Friday’s (1/27/12) action was not too exciting, though some breakouts held (BodyCentral). I don’t watch the entire market FYI (can’t follow 10,000 stocks) but I try to get an idea for what’s happening with a sampling of stocks. Perhaps BODY’s issue was getting past lockup and with no serious selling pressure it rose. The company has been doing well selling to the fickle teen/young 20-something set which requires a company to be right on the cutting edge with great affordable styles (Think Forever 21 – a company I’d consider buying if it were public). BodyCentral is HQ’ed in the Southeast and have no stores yet in the Boston area or San Francisco (the 2 places you will most likely find me) so I haven’t witnessed it personally. But my resident expert (Mrs. G) has told me she likes the styles at BODY so I’m guessing they’ll do well this quarter and maybe some buyers are trying to get ahead of that.
The “bond replacements” were mostly flat, or a bit down, as were the MLP’s; large cap tech was flat to slightly down. US Treasuries and TIPS were a bit up. If the indices overall are slightly up and bonds are too, it tells me that both the recovery and the deflation camps are adding a bit to positions. There is however, one big problem. Volume. I pointed out early last week that it felt like 2007 when the indices crawled up all year but I felt ‘awful” the entire time, like I knew something bad was going to happen. This has sort of that feeling but not quite. The problem now is that every possible argument for direction either way is out in the open. Friday Barry Ritholtz tweeted that a certain negative magazine cover story was the “single most bullish thing” he’s seen this year. So we’re seeing the negative news which is historically a contrarian signal. Then we have the advisors a bit too bullish for other students of the market. The deflationists see deflation – David Rosenberg, whom I enjoy reading, is a big believer in that (he recommends the 2011 portfolio I have mentioned previously – income, income producing equities, and gold). We also have the inflationists like Bill Fleckenstein, whom I enjoy reading, Jim Grant, Fred Hickey and Jim Rogers.
In my opinion, the more nuanced debate is this: will central banks crank up the printing press before deflationary forces hit (asset prices, not everyday cost of living) and cause a spectacular “Krugman gets his rocks off” last blow out rally then a big bust, or does deflation hit hard, then followed by printing money, then the move up then bust? There are those like Nobel Prize-winning economist and NYT writer Paul Krugman who feel we must print and that there will not be a big inflation problem after. Others simply prefer high inflation to a bust, and others, the Austrian school people in particular, would prefer a bust to clean out the system, endure the pain for a short while and start fresh.
One of the economists I enjoy reading also is Marc Faber – both he and fellow Swiss Felix Zuluaf previously believed in the straight inflationary scenario, but if I am to understand recent comments from both, and especially Faber, they can visualize a delfationary bust before the money printers like Ben Bernanke get fully cranking on monetary stimulus.
A word about “deflation”: interestingly, a little bit of deflation would be good for all of us. If technology advances or best practices caused the cost of items we buy to drop, that would be good right? However, I don’t feel that the government talking heads are focused on cost of living. Their goal is to prop up asset prices, and they are confusing asset prices falling with deflation. In a free market house prices may have to fall more, along with some stocks but this is unacceptable to central bankers. Put plainly, they’d rather have your grocery, oil and gasoline bill double (money printing often causes the currency value to drop making imports like oil and food more expensive), and feel you won’t mind as long as your 401k goes up 15%. If that’s true then support your local central banker!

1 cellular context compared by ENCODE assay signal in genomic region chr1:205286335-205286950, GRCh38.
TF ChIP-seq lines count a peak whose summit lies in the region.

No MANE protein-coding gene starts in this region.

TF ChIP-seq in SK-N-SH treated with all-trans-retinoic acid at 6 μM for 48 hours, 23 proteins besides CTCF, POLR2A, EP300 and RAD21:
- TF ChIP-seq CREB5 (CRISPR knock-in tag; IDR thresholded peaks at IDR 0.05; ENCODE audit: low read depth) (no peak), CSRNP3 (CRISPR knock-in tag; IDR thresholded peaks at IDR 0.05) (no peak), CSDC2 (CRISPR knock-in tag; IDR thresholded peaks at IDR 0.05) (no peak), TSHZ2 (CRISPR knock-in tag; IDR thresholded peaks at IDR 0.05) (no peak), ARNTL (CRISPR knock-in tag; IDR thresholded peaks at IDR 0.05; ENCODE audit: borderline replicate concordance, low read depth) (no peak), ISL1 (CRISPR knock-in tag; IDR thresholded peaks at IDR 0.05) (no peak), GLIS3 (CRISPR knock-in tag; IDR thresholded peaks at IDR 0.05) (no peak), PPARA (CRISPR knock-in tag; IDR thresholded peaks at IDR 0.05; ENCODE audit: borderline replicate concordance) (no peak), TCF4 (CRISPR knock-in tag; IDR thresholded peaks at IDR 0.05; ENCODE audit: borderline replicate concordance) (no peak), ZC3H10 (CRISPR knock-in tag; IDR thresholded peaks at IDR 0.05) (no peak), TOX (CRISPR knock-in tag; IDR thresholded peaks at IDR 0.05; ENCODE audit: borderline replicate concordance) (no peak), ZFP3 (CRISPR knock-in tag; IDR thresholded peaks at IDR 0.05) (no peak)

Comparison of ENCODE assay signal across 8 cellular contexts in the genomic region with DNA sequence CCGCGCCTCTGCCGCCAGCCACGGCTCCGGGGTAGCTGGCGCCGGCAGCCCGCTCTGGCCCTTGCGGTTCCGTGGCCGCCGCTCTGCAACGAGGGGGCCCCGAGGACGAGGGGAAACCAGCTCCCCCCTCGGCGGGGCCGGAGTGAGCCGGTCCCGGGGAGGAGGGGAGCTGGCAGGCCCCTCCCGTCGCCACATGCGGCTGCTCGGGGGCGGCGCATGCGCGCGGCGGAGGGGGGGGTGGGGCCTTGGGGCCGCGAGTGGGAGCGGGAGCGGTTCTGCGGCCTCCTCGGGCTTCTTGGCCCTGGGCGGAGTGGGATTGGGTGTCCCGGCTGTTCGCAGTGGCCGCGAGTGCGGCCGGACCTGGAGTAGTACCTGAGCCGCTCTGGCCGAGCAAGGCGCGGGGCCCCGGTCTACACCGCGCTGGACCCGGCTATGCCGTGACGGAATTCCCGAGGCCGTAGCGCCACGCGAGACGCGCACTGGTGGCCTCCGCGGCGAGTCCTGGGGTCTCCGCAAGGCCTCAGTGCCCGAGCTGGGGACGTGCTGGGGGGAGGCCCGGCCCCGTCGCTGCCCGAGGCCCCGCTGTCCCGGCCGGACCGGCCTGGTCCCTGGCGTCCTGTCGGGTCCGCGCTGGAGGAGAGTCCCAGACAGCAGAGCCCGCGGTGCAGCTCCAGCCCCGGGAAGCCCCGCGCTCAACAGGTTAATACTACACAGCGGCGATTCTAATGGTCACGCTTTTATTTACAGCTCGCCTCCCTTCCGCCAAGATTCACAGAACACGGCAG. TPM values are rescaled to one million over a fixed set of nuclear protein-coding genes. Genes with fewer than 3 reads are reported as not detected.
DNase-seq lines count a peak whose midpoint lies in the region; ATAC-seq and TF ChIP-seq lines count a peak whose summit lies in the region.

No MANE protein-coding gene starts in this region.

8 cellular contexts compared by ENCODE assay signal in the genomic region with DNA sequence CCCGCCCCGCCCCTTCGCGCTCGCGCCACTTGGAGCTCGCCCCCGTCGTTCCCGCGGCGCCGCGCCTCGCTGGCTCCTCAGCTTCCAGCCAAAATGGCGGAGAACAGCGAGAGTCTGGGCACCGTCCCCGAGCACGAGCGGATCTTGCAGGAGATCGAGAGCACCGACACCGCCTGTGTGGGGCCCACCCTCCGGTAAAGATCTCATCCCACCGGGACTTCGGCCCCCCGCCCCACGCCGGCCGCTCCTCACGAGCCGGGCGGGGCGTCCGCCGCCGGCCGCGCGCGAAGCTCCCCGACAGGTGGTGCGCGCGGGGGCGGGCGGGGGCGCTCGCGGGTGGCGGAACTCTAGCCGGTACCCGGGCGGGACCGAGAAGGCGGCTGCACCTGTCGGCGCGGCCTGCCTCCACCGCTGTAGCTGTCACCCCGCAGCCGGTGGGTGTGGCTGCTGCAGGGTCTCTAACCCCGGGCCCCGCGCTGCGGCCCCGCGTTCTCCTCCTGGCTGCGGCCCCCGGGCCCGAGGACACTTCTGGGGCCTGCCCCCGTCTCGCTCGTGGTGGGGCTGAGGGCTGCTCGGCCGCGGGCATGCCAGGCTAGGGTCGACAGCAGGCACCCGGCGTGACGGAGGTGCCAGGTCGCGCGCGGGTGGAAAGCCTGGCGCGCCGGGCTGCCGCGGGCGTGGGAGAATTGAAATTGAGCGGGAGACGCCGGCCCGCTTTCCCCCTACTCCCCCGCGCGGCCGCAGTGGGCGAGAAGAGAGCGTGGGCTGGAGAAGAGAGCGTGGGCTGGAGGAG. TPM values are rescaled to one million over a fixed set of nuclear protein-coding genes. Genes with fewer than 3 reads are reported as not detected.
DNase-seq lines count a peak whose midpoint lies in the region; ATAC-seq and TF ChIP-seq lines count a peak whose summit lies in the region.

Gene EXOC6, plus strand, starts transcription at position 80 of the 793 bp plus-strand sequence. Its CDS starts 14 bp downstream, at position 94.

Game plan considerations:
If Bernanke plans to keep interest rates low and you live in the US, you could consider an allocation to long term treasuries – you may lose purchasing power, which is really bad, but most Americans don’t take the time to understand inflation and currency value effects so it won’t matter. They’ll see 3-4% interest payments and be happy -so what if gas is $5/gallon? TIPS could be interesting – as the inflation adjustment coupled with the Fed-eliminated local interest rate risk could make these attractive somewhat in a diversified portfolio. Also, as Rosenberg states, if deflation is the theme and you’re talking about local currency, MLP’s and other income investments could be helpful. 4-6% yield when the bank pays ZERO is attractive. Dividend paying global and foreign stocks can diversify some currency risk, provide some income, and possibly hedge inflation. Adding gold or gold stocks to the portfolio could hedge against a higher inflation risk.
Your other alternative is to follow a risk management trading system with a game plan. Typically, these plans have exit strategies which prevent serious losses. These plans also should have strategies to stay in winning positions to maximize gains. Combining a risk management strategy with the asset classes above, maybe spiced up with trading in some wild stocks could give you all the fun you need this year.
At the time of this writing, I or my clients own the following investments mentioned in this column: Gold, GDX, AMLP, TIP
Note: this article is meant to be some helpful thoughts to share and not investment advice specific to you. Please consult your own advisor regarding investment and financial decisions. See our disclosures page